What are the consequences of denying, forgetting or manipulating the legacy of war in the Balkans? And how can memorials encourage dialogue about the legacy of war? We discuss these two questions with journalists and activists from the Balkans during the pop-up exhibition ‘Killing Culture’.
During the Yugoslav Wars of the 1990s, various cultural venues such as theaters, museums and music schools were used as places of detention, torture and execution. Today, however, such venues provide no information about this violent past. It’s as if this past has been forgotten and the victims never existed.
The photography project ‘Killing Culture’ is aimed at combatting this silence. It wants to open up a conversation about what happened in these places and how cultural sites were misused during the war to sharpen the divisions between various ethnic groups. Twenty-four cultural venues in Bosnia, Croatia and Kosovo were photographed by photographer Hrvoje Polan, for the book ‘Killing Culture’ and the accompanying exhibition. The exhibition has been presented in various places in the Balkans as a way of generating discussion about the war, the misuse of culture and the importance of memorials.
PAX and ForumZFD are organizers of the pop exhibition at Humanity House accompanied with the discussion about the misuse of culture and the Importance of memorials in the Balkans today.
About the speakers
- Nemanja Stjepanović is a journalist from Belgrade. He worked for SENSE News Agency, based at the International Criminal Tribunal for the former Yugoslavia in The Hague. He was a researcher and member of the Executive Team of the Humanitarian Law Center in Belgrade. Nemanja has previously written for the Peščanik Web Portal. Since March 2019, he is working at the International Residual Mechanism for Criminal Tribunals in The Hague within the External Relations Office.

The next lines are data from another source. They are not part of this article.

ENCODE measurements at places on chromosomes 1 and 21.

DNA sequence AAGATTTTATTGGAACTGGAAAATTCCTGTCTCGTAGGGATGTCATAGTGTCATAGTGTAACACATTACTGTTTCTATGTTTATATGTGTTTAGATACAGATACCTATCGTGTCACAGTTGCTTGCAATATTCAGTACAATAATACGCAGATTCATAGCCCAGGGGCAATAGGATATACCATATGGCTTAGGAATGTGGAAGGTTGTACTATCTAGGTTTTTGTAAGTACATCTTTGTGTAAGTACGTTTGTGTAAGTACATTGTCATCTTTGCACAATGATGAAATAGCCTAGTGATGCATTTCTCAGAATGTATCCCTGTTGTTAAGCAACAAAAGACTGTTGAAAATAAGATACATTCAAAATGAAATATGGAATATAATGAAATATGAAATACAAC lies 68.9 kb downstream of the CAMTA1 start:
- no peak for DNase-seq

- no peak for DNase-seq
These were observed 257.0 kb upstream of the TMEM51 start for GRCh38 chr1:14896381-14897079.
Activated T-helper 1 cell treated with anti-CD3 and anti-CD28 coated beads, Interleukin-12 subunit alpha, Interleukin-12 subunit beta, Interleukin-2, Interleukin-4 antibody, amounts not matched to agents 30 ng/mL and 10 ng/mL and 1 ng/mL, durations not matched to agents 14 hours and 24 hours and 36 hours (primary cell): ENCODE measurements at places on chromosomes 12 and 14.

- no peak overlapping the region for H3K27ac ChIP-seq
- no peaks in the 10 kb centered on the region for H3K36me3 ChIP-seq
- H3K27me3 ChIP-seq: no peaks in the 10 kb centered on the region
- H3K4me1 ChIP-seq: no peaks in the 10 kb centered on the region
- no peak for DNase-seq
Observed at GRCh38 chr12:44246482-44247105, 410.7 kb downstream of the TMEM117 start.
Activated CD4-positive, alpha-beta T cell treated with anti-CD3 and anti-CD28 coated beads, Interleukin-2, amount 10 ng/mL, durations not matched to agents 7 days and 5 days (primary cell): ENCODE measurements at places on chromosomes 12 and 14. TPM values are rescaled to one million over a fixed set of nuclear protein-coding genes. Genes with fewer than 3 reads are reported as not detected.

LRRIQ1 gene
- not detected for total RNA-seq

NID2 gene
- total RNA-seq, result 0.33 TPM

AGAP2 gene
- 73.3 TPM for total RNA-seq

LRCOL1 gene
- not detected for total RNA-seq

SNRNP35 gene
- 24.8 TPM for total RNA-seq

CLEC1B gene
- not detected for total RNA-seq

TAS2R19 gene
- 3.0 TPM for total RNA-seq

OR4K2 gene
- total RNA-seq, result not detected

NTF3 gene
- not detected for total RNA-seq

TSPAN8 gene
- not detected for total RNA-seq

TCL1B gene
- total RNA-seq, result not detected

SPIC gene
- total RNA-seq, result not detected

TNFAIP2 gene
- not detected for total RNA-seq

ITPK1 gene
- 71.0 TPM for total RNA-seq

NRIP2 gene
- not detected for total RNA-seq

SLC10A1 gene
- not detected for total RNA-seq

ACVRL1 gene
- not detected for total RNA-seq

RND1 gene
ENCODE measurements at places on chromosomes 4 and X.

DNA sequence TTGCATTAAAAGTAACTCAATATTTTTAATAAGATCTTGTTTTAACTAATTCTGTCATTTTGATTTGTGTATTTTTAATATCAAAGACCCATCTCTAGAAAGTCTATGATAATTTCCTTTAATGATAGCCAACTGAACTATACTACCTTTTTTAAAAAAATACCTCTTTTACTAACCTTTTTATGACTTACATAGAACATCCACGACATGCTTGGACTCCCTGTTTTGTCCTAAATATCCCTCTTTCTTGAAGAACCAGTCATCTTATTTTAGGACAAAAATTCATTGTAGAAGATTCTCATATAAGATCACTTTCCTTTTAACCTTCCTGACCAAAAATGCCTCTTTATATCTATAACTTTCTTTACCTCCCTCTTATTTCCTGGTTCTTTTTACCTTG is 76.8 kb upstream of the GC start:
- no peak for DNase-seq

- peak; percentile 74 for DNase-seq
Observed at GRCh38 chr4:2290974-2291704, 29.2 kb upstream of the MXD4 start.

Igor Čoko (1975) holds a degree in Ethnology and Anthropology. In his role of visual anthropologist, he uses his camera to capture and explore the sensibility of the street life, its people and life of stigmatized social groups. His photographs are published in leading magazines and newspapers from former Yugoslavia states and Europe. His photo books are part of Hasselblad foundation library fund in Gothenburg, Sweden. “Karaburma my ghetto” photo essay has been published in “World street photography vol. 5” photo book, Frankfurt – Germany 2018. He is editor in chief at Grain photo magazine that showcase street and documentary photography. He lives and works in Belgrade, Serbia.
- Nataša Govedarica is country director of the German NGO ForumZFD in Serbia, which produced photo-monography Killing Culture. She is originally from Sarajevo. Nataša is an award-winning playwright. Her MA thesis on film as a medium for human rights awareness rising was published under the title “The Picture of Human Rights.”, and she is the author of the study, “A Land of Uncertain Past,” on the politics of memory in Serbia, 1991 – 2011.
- Kevin C. Hughes is Chief of Staff to Prosecutor Serge Brammertz of the International Residual Mechanism for Criminal Tribunals. He was previously Senior International Legal Officer to the Bosnian War Crimes Chamber in Sarajevo, Legal Officer to the SCSL Appeals Chamber and Legal Officer in the ICTY Registry. He received his Juris Doctor degree from Columbia Law School.
- The moderator, Dion van den Berg, Program manager Europe at PAX, opens the meeting and facilitates the discussion.
- Director of programmes, Miriam Struyk, closes the meeting.